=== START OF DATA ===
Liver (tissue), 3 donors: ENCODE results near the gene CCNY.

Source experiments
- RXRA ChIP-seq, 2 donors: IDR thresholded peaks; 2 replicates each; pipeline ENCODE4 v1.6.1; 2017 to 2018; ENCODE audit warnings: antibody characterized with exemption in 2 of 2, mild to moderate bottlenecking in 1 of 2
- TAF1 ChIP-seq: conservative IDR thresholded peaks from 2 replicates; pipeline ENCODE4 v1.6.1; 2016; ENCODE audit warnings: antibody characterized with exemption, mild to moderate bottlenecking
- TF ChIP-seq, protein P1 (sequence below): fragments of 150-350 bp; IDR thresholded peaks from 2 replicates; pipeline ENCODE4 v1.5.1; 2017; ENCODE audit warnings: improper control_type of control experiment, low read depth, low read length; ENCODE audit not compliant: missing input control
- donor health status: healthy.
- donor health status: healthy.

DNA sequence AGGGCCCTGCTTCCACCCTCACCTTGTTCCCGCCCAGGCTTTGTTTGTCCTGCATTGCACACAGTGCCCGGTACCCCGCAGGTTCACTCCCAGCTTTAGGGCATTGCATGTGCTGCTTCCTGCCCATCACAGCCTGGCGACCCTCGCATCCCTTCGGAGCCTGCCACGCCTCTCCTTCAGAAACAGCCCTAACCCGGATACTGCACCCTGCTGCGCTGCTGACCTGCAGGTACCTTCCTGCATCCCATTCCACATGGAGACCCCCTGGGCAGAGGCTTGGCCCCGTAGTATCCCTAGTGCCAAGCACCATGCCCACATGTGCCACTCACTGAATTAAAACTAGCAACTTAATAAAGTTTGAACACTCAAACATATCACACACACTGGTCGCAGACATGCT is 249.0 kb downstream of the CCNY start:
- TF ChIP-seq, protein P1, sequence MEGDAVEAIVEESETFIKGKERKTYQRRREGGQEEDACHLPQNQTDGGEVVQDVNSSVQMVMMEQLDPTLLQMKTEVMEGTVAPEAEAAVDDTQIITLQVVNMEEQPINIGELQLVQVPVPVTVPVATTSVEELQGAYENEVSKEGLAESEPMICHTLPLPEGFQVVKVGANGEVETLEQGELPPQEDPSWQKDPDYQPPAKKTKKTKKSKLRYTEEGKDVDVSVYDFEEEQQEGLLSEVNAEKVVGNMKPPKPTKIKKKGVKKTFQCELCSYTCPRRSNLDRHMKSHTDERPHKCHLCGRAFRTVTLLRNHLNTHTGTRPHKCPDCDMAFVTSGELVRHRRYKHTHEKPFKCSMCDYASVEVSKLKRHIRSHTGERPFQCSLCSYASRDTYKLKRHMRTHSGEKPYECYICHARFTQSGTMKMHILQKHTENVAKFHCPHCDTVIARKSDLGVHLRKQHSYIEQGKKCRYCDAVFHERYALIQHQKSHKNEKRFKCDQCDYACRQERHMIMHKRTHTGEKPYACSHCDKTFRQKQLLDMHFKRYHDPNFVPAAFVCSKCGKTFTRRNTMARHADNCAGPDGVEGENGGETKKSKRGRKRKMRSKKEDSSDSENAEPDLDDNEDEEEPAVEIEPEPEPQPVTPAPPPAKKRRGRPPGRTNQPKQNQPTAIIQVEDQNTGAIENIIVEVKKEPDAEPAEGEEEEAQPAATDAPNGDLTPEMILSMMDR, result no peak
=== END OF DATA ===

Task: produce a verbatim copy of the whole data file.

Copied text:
Liver (tissue), 3 donors: ENCODE results near the gene CCNY.

Source experiments
- RXRA ChIP-seq, 2 donors: IDR thresholded peaks; 2 replicates each; pipeline ENCODE4 v1.6.1; 2017 to 2018; ENCODE audit warnings: antibody characterized with exemption in 2 of 2, mild to moderate bottlenecking in 1 of 2
- TAF1 ChIP-seq: conservative IDR thresholded peaks from 2 replicates; pipeline ENCODE4 v1.6.1; 2016; ENCODE audit warnings: antibody characterized with exemption, mild to moderate bottlenecking
- TF ChIP-seq, protein P1 (sequence below): fragments of 150-350 bp; IDR thresholded peaks from 2 replicates; pipeline ENCODE4 v1.5.1; 2017; ENCODE audit warnings: improper control_type of control experiment, low read depth, low read length; ENCODE audit not compliant: missing input control
- donor health status: healthy.
- donor health status: healthy.

DNA sequence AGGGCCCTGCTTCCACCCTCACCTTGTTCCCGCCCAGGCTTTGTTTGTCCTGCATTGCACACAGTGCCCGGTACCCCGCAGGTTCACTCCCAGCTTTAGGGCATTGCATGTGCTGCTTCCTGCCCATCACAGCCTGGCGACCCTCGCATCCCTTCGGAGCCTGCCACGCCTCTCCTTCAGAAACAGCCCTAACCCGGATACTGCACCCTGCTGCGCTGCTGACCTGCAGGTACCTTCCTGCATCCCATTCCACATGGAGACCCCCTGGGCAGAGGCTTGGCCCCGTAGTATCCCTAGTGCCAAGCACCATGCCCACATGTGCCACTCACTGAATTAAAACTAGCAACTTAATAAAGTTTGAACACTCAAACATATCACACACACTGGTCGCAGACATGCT is 249.0 kb downstream of the CCNY start:
- TF ChIP-seq, protein P1, sequence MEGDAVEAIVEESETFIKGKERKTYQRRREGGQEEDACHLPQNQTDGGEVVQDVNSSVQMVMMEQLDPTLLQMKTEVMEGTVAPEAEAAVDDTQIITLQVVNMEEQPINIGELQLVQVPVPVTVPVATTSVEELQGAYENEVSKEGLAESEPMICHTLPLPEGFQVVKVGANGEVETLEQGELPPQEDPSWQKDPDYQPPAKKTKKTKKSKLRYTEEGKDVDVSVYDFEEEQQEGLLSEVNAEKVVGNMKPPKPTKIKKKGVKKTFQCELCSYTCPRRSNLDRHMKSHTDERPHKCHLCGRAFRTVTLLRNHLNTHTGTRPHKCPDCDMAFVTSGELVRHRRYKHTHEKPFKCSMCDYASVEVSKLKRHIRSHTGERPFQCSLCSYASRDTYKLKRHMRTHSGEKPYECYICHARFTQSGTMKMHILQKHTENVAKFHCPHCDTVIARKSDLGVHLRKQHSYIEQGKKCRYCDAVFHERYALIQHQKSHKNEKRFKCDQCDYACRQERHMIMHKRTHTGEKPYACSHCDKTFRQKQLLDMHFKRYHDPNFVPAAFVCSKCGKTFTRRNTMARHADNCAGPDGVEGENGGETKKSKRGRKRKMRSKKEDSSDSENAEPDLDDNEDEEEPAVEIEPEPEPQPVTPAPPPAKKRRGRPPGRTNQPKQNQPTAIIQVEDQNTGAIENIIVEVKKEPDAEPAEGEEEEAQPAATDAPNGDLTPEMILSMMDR, result no peak